I am always looking for options. Just like Captain Kirk (for all you Star Trek fans), “I don’t believe in the no win scenario”. I believe there are variety ways to solve problems. However, I also know it is sometimes difficult to do. There was a time when we went to a doctor, gave them our symptoms and waited for the prognosis and prescription. Now we partner with our healthcare providers. In my case, I worked with the cardiologists on the best, most practical options for moving forward. I did my research, asked my questions, and let them know my preferences. We explored such alternatives as losing weight, healthy eating, and more exercise.
Just like working with physicians on our health care, we need to be partners with our business stakeholders to help solve their problems. In the past, we would often wait to be assigned to a project which already had a solution. We would then take that solution and run with it, getting requirements for a solution that might or might not help the organization. It is our job as BAs to thoroughly understand the problem, and create viable solution options, and recommend the option that we think will best serve the organization.
4. Do you confirm your understanding of the requirements to ensure you’ve been successful?
The cardiologists said I needed to change my lifestyle by eating healthier foods, losing weight, and exercising more. I knew what losing weight looked like and could “test” that requirement by stepping on the scale, but what did they really mean when they said, “eat a healthy diet” and “exercise”. How would I know if I fulfilled those two requirements? How much exercise was needed? Beyond reducing my caloric intake, what did “healthy eating” mean? What did success look like? “Healthy eating” and “exercise” are examples of “ambiguous” requirements – words that mean different things to different people. I asked the cardiologists, what does eating healthy look like to you? They provided specific examples, like eliminating processed foods, eating lean meats, and eating 5 cups of vegetables per day. They also provided specifics for exercising-- at least 30 minutes of a cardio exercise three times a week. With these types of specific goals, I was able to determine when I achieved them.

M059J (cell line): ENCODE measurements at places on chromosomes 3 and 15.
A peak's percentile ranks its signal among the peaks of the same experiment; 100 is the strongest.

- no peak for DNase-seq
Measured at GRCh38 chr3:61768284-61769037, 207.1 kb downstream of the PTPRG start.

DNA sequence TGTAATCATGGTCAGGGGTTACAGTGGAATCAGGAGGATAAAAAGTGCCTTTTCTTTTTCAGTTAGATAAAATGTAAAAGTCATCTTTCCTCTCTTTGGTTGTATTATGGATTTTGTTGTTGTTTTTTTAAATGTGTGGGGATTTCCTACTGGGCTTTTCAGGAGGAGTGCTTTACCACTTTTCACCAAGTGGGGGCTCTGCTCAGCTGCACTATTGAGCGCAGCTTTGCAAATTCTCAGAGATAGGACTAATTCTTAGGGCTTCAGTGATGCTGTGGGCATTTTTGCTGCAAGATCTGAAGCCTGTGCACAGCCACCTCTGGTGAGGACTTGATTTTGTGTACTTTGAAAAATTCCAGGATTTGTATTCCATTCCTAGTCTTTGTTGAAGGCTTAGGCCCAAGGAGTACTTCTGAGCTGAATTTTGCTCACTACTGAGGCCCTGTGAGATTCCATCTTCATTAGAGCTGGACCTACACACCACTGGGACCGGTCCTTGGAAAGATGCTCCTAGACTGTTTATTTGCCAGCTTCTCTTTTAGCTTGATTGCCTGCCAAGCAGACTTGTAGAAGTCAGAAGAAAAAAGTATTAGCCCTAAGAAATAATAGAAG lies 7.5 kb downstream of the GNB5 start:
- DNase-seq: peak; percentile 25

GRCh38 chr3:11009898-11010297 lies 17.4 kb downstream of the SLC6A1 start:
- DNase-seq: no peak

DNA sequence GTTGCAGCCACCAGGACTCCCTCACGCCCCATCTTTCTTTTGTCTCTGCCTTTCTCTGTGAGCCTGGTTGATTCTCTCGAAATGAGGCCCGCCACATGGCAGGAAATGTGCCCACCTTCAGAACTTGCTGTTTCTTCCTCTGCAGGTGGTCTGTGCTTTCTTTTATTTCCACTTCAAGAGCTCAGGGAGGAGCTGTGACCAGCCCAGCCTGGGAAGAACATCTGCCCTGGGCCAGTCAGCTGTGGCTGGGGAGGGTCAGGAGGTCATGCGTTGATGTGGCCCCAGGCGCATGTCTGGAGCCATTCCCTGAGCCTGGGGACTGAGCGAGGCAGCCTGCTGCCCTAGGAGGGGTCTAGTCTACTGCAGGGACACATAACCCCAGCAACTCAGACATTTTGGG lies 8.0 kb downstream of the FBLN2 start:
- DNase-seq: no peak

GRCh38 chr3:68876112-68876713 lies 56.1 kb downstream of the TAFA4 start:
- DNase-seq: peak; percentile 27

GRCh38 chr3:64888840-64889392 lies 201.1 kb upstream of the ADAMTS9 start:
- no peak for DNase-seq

What does this mean for us? We need to have clear acceptance criteria for the requirements of our solution. Once we understand the problem to be addressed, develop options, and recommend a solution, we need to have stakeholders articulate requirements of the solution. We need to ensure that these requirements 1) are aligned with the problem, 2) will contribute to solving the problem, and 3) have acceptance criteria associated with them, so we know when we have achieved our goal. If not, there is a good chance the problem will not be solved.
Best wishes for a healthy and heart filled life. ?
ABOUT THE AUTHORSElizabeth Larson, PMP, CBAP, CSM, PMI-PBA is Co-Principal and CEO of Watermark Learning and has over 30 years of experience in project management and business analysis. Elizabeth’s speaking history includes repeat presentations for national and international conferences on five continents.
Elizabeth has co-authored five books on business analysis and certification preparation. She has also co-authored chapters published in four separate books. Elizabeth was a lead author on several standards including the PMBOK® Guide, BABOK® Guide, and PMI’s Business Analysis for Practitioners – A Practice Guide.
Dr. Susan Heidorn, BRMP, CBAP, PMP, CSM is the Director of Business Solutions for Watermark Learning in Minneapolis. Susan is an experienced consultant, facilitator, speaker, and trainer, with over 25 years of business experience. Susan directs programs in business analysis, business relationship management, and leadership, including developing and delivering courses and providing consulting. She has been a speaker at a number of IIBA® and PMI® conferences as well as local and regional organizations, boards, and private clients. She is a lifelong learner whose passion it is to guide people into achieving excellence in their personal and professional lives and works on creating positive impacts to the organization.